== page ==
The simplest form of airplane flight is found in the glider. It uses only pockets of rising air, and the movement of air past its wings, to fly above the surface.
The extreme opposite of the super-light glider is the modern fighter plane. This plane is heavy and relies on the enormous thrust from its jet engines to remain aloft.
“It glides like a rock,” said retired Air Force Col. Art Evans, who now teaches mathematics at Brenau University. “That means very little, or not at all.”
Evans flew F-4 Phantom fighter-bombers on many missions over Vietnam, Cambodia, Korea and other combat zones. Because of its power and speed, the fighter plane isn’t as vulnerable to sudden downdrafts as lightweight planes are in violent thunderstorms.
“You avoid the core of the storm cell, of course,” Evans says. “The anvil of the cloud produces hail, which can get you in trouble when chunks of ice form at the engine intakes. One time, a severe updraft lifted us suddenly to 50,000 feet and the engine flamed out. That’s like a car quitting on the highway, except we can’t coast into a side lane and stop. The only choice was to drop unpowered, almost vertically, back to 30,000 feet where there’s enough oxygen to restart the jets. Luckily they cranked right up again.”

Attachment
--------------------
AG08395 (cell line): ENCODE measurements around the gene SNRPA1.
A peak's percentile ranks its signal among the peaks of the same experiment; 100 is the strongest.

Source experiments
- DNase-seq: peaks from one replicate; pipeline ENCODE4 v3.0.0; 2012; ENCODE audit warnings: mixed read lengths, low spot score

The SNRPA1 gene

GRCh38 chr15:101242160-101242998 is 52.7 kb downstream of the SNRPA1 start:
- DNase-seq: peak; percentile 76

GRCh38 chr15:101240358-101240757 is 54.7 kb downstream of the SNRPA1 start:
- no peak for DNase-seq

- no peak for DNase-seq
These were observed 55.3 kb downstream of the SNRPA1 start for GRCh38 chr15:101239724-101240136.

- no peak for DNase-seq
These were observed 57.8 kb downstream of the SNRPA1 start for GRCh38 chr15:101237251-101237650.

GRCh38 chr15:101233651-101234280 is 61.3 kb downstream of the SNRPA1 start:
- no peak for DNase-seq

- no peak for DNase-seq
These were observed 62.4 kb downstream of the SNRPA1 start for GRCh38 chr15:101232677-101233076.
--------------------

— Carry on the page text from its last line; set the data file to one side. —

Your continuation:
Even with high-powered jet engines, the weight of onboard equipment and ordinance poses a problem. This is why many fighter-bombers take off with little gasoline in the tanks, then refuel in the air at 20,000 feet altitude, traveling at flight speed.
“Turbulence isn’t as much a problem as it is with passenger planes, because we’re so fast and heavy,” says Evans. “But even a strong shaking shouldn’t worry passengers on a commercial flight. You’re passing through air of different temperatures, and that makes for some bumps. Passenger flights certainly don’t do the risky stuff we had to do on missions, like flying just 150 feet above the ocean to avoid radar.”
Evans’ treasury of stories includes St. Elmo’s Fire, a static electricity phenomenon dancing around the cockpit, or even hanging there in a blue ball.
“Our technology is so good now that it’s nothing to worry about.” It is reassuring to know that McDonnell-Douglas, now merged with Boeing, is the same company that produces many of the passenger planes you see every day at Hartsfield-Jackson airport.
Rudi Kiefer, Ph.D., is a professor of physical science and director of sustainability at Brenau University. His column appears Sundays and at gainesvilletimes.com.